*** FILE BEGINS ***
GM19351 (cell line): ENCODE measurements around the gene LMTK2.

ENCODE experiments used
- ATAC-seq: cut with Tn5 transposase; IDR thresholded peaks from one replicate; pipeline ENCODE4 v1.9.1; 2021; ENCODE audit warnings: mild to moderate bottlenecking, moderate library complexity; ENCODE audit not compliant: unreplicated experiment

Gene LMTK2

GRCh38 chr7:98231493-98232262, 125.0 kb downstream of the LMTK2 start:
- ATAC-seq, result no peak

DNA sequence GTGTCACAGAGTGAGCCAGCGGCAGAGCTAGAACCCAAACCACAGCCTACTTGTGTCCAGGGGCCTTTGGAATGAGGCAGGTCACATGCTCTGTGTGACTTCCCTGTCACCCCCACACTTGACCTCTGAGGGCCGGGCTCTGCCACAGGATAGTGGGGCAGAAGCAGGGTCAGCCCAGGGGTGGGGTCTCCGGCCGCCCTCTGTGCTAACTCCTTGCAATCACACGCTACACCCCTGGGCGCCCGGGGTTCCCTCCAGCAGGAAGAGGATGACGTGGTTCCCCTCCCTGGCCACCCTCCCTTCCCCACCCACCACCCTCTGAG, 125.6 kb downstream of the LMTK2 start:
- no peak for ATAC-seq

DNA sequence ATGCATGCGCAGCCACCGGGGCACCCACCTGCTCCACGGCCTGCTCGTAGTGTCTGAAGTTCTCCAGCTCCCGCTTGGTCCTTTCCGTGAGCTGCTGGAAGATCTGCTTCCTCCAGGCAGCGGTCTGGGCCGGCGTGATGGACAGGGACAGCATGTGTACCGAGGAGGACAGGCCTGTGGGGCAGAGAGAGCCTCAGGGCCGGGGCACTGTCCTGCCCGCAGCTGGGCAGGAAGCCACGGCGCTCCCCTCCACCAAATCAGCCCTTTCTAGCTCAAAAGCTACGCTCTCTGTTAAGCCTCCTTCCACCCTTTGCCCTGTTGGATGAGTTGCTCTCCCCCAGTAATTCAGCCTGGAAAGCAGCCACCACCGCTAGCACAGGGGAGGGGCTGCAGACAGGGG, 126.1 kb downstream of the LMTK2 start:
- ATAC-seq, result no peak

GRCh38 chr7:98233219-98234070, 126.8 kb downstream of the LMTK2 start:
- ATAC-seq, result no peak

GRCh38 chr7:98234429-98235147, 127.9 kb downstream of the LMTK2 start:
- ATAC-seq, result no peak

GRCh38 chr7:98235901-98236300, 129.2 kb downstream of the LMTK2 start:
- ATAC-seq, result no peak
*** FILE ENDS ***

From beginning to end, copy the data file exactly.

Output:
GM19351 (cell line): ENCODE measurements around the gene LMTK2.

ENCODE experiments used
- ATAC-seq: cut with Tn5 transposase; IDR thresholded peaks from one replicate; pipeline ENCODE4 v1.9.1; 2021; ENCODE audit warnings: mild to moderate bottlenecking, moderate library complexity; ENCODE audit not compliant: unreplicated experiment

Gene LMTK2

GRCh38 chr7:98231493-98232262, 125.0 kb downstream of the LMTK2 start:
- ATAC-seq, result no peak

DNA sequence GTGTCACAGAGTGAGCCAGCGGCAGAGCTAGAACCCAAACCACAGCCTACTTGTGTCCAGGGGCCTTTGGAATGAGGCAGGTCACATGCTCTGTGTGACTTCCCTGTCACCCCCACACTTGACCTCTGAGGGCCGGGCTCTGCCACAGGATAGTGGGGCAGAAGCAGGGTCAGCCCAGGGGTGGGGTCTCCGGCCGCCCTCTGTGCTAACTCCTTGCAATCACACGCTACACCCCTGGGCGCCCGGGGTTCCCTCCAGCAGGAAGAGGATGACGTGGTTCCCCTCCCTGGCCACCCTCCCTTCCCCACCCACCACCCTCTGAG, 125.6 kb downstream of the LMTK2 start:
- no peak for ATAC-seq

DNA sequence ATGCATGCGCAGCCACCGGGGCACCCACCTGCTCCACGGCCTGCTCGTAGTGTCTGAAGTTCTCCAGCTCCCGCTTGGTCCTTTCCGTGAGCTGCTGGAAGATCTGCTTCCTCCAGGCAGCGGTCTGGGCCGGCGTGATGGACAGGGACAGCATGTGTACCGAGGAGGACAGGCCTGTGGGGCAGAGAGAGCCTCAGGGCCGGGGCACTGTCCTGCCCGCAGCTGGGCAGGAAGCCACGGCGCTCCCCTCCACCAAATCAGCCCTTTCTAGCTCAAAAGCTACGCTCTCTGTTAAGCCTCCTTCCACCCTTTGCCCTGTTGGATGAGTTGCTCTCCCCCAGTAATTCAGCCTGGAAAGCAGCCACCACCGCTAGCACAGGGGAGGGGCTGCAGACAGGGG, 126.1 kb downstream of the LMTK2 start:
- ATAC-seq, result no peak

GRCh38 chr7:98233219-98234070, 126.8 kb downstream of the LMTK2 start:
- ATAC-seq, result no peak

GRCh38 chr7:98234429-98235147, 127.9 kb downstream of the LMTK2 start:
- ATAC-seq, result no peak

GRCh38 chr7:98235901-98236300, 129.2 kb downstream of the LMTK2 start:
- ATAC-seq, result no peak